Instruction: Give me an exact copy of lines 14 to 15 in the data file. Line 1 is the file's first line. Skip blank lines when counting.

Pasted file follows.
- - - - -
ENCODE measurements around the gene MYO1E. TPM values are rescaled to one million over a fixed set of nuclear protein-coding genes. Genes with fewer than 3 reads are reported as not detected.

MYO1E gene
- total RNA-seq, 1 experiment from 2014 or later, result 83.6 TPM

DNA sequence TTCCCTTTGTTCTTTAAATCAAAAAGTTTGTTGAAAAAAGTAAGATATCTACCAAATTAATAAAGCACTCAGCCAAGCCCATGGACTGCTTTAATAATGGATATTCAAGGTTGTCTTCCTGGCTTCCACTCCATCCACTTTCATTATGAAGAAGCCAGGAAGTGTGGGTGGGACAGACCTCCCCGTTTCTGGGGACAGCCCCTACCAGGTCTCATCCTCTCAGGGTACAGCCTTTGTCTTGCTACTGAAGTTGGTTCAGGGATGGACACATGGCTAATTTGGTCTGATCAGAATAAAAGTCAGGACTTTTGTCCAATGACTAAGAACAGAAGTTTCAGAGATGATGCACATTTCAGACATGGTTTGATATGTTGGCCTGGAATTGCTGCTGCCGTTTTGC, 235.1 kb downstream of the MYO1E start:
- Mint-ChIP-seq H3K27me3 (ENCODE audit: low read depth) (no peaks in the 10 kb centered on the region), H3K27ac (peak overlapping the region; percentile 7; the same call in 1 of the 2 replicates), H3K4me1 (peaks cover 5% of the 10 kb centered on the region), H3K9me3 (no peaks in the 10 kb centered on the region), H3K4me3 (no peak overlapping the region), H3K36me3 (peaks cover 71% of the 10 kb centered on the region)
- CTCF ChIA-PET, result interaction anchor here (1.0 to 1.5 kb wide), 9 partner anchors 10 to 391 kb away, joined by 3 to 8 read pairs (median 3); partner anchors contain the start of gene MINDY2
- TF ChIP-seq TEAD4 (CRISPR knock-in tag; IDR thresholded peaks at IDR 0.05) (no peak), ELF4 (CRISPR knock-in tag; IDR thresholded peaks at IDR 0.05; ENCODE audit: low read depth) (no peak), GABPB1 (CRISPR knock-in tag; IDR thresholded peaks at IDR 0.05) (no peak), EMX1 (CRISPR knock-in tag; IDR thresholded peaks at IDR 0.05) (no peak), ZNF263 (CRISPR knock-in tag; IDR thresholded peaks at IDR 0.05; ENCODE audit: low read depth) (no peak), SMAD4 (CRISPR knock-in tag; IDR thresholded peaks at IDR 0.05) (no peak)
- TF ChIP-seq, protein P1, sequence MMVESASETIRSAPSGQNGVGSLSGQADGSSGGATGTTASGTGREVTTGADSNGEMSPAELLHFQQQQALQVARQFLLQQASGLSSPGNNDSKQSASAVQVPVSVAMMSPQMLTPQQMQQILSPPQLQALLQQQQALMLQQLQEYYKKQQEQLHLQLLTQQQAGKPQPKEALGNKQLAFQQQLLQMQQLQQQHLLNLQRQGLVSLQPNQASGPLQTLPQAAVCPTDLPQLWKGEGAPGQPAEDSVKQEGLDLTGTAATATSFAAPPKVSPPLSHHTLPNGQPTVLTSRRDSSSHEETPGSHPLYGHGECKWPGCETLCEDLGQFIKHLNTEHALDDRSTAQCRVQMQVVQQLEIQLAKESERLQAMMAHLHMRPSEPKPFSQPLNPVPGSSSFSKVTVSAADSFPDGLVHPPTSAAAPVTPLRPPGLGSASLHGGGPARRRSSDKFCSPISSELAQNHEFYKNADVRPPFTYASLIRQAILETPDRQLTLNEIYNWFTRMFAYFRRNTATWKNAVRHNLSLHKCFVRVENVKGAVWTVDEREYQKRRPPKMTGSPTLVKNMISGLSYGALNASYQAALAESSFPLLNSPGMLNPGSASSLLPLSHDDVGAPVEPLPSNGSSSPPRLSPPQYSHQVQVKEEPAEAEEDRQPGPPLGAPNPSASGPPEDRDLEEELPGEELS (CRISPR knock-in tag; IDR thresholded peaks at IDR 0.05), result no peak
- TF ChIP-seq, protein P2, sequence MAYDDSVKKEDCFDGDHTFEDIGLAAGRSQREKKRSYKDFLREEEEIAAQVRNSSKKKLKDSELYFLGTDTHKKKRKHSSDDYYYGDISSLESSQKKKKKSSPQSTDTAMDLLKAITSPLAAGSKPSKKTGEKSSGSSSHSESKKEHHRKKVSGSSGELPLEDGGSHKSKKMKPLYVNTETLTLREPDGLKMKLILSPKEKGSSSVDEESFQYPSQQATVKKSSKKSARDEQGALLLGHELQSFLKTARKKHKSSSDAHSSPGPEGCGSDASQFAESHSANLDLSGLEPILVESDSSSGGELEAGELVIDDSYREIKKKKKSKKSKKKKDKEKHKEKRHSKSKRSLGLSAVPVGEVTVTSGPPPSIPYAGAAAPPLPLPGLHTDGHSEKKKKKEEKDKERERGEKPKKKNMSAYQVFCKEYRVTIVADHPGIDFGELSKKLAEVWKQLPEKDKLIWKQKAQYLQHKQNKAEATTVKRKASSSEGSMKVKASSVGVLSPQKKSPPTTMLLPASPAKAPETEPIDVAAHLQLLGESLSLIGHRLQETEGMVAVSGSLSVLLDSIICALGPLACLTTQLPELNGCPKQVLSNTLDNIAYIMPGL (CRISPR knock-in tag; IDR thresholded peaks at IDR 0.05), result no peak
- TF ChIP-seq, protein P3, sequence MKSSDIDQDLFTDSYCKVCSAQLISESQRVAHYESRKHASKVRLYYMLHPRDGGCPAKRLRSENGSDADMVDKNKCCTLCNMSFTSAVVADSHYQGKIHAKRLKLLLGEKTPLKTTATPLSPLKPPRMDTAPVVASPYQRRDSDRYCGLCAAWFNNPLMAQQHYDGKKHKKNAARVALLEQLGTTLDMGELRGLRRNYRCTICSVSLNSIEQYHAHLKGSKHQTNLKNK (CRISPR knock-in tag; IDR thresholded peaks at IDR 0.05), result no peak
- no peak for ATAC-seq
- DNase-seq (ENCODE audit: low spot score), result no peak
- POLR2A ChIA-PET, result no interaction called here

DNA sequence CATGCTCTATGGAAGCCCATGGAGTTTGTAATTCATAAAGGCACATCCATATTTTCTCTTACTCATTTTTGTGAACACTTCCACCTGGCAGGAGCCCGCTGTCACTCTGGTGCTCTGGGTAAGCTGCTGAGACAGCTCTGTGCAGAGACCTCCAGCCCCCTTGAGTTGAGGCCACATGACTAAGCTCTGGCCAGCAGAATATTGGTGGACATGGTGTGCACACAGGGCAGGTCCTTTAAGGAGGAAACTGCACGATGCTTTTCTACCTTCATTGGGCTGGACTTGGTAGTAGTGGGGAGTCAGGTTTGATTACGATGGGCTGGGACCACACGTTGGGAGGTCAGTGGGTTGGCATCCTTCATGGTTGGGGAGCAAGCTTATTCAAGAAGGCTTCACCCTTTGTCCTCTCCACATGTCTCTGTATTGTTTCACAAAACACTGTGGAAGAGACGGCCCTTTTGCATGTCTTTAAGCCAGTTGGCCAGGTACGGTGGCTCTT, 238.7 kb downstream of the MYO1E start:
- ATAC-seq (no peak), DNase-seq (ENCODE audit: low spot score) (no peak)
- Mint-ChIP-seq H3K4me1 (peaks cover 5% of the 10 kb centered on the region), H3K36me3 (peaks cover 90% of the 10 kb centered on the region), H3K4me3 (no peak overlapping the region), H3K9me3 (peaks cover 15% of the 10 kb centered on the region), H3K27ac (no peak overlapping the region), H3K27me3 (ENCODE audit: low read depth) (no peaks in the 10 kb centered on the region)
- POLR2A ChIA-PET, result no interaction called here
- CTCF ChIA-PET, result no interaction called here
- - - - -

DNA sequence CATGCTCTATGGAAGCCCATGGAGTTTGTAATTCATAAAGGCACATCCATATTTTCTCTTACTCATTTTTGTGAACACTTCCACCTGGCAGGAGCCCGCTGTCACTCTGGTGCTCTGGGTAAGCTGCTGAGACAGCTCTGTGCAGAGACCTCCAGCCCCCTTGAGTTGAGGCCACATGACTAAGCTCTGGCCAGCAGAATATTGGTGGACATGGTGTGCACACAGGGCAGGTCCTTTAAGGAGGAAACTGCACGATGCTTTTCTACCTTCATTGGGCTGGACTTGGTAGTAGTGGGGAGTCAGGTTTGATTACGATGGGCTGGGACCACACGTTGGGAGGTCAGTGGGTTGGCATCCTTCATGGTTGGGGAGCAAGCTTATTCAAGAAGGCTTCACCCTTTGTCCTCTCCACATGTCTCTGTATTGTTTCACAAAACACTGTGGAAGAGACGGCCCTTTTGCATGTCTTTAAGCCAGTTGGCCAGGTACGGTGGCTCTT, 238.7 kb downstream of the MYO1E start:
- ATAC-seq (no peak), DNase-seq (ENCODE audit: low spot score) (no peak)